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There is a lemon tree in the backyard and there are lemons picked from this tree in our kitchen and somehow this little fact has kept me tickled pink for at least 12 hours. I think if we end up actually using the lemons, I will be entirely overwhelmed.


Craig Strong's Raisin-Filled Sugar and Spice Cookies

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It's a good thing I'll be in Pasadena next week - I have half a mind to track down Craig Strong of the Ritz-Carlton, toting my little Ziploc bag filled with a few buttery crumbs and the lingering scent of ginger and lemons, to tell him that despite the utter unwillingness of that wondrous cookie dough to allow itself to be rolled and the fact that the recipe produced far more cookies than he said it would, that I was having a Very Hard Time Indeed (or Nigh Impossible, I suppose) not to eat all of the delicious crescents of tender cookie and spicy-sweet citrus jam (the empty Ziploc bag would then be presented as proof) and that even my personal cookie expert proclaimed them to be very good and, furthermore, she asked for the recipe, which is a sign, if any, of the true deliciousness of said cookies.

And then I'd thank him, of course. I am nothing if not polite.

First published in the Los Angeles Times in December, along with nine other cookies proclaimed to be the best in the land, or at least the county, Craig's cookie recipe consists of a soft, buttery dough, speckled with vanilla bean seeds, rolled out and filled with an aromatic golden raisin jam (again with the golden raisins, I know, but once again I'm going to tell all you raisin-haters that in this incarnation, the little golden nuggets are completely transformed into something else entirely - the lemon peel and grated ginger and gentle stewing all help a bit - and I guarantee you will not regret making these, I really do). Brushed with a cream glaze and sparkling with a sprinkle of turbinado sugar crystals, the cookies may not look like the recipe says they will, but that doesn't matter in the slightest. These are fantastic cookies that pack a textural punch and hugely delicious flavor.

And? Drumroll... They're going into my permanent repertoire, for sure.

Let me just quickly tell you how I ended up improvising. First of all, I substituted vanilla extract for the seeds - and yes, I felt very badly about it. But I had everything else in the house, and I was on a cookie-making roll and at the time, subbing with the extract didn't seem so bad. And it wasn't! Like I said, these are fantastic little confections. Made with vanilla beans, they will most definitely pass even the most rigorous Christmas gift test with flying colors. I figured, in plain old March, it'd be okay if I didn't go all out.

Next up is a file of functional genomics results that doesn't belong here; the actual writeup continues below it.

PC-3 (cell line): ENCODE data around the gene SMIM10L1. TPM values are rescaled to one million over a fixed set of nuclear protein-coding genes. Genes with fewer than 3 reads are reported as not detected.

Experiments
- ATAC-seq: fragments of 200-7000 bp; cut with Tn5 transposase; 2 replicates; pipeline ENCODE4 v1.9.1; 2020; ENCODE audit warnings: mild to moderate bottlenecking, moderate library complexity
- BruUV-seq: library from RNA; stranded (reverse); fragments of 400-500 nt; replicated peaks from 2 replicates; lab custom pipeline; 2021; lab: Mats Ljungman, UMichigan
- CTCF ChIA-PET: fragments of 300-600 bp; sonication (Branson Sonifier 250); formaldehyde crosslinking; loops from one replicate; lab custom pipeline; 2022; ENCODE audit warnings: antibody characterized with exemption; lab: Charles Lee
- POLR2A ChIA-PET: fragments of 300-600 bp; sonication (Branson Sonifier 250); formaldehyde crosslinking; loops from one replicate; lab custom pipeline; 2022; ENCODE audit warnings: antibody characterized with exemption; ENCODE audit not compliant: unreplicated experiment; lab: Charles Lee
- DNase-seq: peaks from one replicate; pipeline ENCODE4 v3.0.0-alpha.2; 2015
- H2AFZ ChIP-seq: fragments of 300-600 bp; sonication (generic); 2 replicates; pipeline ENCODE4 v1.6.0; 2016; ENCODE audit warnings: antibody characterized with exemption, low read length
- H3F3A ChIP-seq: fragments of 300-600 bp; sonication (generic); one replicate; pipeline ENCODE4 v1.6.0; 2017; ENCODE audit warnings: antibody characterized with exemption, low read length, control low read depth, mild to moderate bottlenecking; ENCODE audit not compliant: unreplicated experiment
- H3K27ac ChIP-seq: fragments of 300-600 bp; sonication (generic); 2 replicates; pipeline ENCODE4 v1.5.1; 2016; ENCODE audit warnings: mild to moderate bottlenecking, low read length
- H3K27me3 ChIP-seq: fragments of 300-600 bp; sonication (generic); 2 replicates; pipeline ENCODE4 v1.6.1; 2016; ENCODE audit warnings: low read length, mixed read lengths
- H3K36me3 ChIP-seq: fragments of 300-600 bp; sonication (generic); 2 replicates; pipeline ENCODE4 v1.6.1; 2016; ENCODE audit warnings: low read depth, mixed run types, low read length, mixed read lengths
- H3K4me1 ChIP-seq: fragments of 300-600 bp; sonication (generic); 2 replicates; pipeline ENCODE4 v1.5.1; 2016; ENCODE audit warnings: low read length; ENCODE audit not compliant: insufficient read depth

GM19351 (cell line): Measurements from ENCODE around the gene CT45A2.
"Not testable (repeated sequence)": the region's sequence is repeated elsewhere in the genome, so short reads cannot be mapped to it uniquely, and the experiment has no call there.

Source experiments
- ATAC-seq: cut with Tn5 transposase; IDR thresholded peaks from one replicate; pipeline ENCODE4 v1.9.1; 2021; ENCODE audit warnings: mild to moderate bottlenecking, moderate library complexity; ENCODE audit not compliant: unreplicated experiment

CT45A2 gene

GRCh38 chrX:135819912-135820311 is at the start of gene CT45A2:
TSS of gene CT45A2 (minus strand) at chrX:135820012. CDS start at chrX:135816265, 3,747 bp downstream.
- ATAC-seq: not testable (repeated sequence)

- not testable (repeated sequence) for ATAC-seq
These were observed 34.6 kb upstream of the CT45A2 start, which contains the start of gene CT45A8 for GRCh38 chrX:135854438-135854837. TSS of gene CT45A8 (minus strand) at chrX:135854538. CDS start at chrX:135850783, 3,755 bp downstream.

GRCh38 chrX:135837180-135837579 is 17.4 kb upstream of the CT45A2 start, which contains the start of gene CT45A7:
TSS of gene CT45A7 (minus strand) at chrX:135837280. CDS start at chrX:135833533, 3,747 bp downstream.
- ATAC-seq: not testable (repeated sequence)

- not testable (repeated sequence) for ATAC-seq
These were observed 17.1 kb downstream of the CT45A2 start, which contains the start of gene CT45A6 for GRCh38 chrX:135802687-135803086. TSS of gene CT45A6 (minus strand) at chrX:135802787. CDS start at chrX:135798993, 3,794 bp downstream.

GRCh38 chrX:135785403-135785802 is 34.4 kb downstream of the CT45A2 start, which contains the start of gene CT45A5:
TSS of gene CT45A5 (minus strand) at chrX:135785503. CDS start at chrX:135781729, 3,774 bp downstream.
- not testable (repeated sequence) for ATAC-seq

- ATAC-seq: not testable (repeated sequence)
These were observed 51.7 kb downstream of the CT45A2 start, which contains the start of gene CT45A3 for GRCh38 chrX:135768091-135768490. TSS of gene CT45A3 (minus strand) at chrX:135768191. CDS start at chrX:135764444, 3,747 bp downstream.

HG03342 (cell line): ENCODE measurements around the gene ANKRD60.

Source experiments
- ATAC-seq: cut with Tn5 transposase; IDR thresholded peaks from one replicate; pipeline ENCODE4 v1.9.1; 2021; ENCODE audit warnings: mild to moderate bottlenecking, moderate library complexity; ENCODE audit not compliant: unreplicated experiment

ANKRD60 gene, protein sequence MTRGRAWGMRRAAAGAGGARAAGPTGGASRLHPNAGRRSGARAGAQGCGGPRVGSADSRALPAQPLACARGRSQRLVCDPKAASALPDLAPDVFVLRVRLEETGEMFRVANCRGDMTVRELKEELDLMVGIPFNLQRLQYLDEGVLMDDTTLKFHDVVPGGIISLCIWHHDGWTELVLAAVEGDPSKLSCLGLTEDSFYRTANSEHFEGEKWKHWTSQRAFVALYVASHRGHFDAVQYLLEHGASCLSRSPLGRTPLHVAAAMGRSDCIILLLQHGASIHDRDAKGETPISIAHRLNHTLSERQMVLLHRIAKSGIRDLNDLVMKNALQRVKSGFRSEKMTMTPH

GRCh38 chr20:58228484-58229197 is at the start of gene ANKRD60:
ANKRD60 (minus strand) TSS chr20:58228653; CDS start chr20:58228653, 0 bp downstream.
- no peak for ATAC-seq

Then, the dough. I found it too sticky to roll out, even after an overnight stay in the fridge. So, employing my Silpat, the palm of my hand, and very quick work, I decided to make crescent-shaped cookies instead of the fluted-edge, stamped cookies. I plucked off a walnut-sized piece of dough, flattened it on the Silpat with one swift movement, dolloped a teaspoon of the raisin jam on top, folded the cookie over (this required a spatula, usually), then brushed it with the cream glaze and rolled it in the coarse sugar.

You might need a few tries to get a cookie that isn't ripped open here and there. But you'll get the hang of it. Maybe have a friend help you. Or spread the work out over two days (I did - baking some Saturday night, and the rest Sunday morning so that we'd have enough for dessert on Sunday afternoon, after a most successful lunch of Russ-and-Molly inspired kale-and-goat-cheese frittata - but with a boiled Carola potato or two for good measure - and salad) - that way you don't get too irritated at the dough and the fussiness of the whole project.

Besides, I'm here to tell you that I, self-appointed queen of non-fussy cooking, think these things are worth the trouble. They really are.

After all that work, the payoff comes so quickly. A mere 10 to 12 minutes in the oven and your house will fill with this amazing scent - browning butter, caramelizing sugar, a spicy melange of grated ginger and lemon peel. You'll pull out the trays of browned cookies, let them cool as long as you're able and then bite into one. Your teeth will hit the alluring crunch of the turbinado sugar, then sink gently into the soft cookie and the gooey fruit filling that is just the right balance of sweet and spicy and bold against the creamy backdrop of the casing. You'll eat one, and another, then congratulate yourself that you had the foresight to make these in March, when the holidays are far away, and there's absolutely no reason why you should pack any of the cookies up and ship them away.

Holiday spirit, bah humbug. It's spring, and these are all for you.

Raisin-Filled Sugar and Spice Cookies
Makes 30 cookies


1/2 cup butter
1 vanilla bean, scraped of seeds
1 1/3 cups sugar, divided
1 tablespoon milk
2 eggs
2 cups flour
1 tablespoon baking powder
1/4 teaspoon salt
1/8 teaspoon ground cardamom
1 cup golden raisins
Zest and juice of 1 lemon
1 teaspoon grated fresh ginger
1 tablespoon cornstarch
3 egg yolks
1 tablespoon heavy cream
Coarse sugar, such as sanding sugar

1. In the bowl of a standing mixer, beat the butter, vanilla bean seeds and 1 cup sugar, about 2 minutes. Scrape down the sides of the bowl if necessary. Beat in the milk and eggs one at a time; mix well.